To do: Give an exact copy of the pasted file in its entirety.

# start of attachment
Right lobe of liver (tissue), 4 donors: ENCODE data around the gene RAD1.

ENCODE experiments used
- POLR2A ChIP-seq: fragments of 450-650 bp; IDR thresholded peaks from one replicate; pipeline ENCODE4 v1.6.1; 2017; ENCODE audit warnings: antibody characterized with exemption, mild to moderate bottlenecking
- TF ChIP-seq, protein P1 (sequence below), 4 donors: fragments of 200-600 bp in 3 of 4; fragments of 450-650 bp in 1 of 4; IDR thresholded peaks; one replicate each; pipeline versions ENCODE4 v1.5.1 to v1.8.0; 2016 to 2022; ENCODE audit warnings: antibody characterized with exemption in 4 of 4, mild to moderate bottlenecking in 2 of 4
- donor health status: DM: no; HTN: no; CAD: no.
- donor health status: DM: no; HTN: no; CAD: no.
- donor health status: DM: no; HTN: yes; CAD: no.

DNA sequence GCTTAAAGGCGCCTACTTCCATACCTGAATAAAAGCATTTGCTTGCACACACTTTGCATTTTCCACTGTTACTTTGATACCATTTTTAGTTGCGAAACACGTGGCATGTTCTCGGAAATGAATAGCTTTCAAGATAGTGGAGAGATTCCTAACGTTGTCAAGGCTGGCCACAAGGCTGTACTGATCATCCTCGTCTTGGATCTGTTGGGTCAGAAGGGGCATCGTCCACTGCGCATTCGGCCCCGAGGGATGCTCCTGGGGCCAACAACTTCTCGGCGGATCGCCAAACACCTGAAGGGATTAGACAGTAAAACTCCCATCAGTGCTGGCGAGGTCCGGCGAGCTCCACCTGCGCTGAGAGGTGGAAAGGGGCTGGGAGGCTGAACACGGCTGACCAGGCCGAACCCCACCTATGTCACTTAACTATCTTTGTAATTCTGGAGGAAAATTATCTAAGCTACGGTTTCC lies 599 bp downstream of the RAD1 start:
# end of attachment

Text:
Right lobe of liver (tissue), 4 donors: ENCODE data around the gene RAD1.

ENCODE experiments used
- POLR2A ChIP-seq: fragments of 450-650 bp; IDR thresholded peaks from one replicate; pipeline ENCODE4 v1.6.1; 2017; ENCODE audit warnings: antibody characterized with exemption, mild to moderate bottlenecking
- TF ChIP-seq, protein P1 (sequence below), 4 donors: fragments of 200-600 bp in 3 of 4; fragments of 450-650 bp in 1 of 4; IDR thresholded peaks; one replicate each; pipeline versions ENCODE4 v1.5.1 to v1.8.0; 2016 to 2022; ENCODE audit warnings: antibody characterized with exemption in 4 of 4, mild to moderate bottlenecking in 2 of 4
- donor health status: DM: no; HTN: no; CAD: no.
- donor health status: DM: no; HTN: no; CAD: no.
- donor health status: DM: no; HTN: yes; CAD: no.

DNA sequence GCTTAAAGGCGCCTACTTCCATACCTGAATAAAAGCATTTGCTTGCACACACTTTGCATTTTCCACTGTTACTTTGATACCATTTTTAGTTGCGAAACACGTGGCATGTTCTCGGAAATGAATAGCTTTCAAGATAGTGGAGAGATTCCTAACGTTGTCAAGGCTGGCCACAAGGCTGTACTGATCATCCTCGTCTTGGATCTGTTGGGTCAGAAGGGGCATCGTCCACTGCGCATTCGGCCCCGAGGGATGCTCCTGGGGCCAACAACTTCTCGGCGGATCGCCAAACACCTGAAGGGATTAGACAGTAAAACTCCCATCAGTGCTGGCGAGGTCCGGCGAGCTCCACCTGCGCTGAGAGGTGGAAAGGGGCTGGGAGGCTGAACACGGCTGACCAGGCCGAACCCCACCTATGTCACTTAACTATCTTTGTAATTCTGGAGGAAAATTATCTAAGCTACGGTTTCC lies 599 bp downstream of the RAD1 start: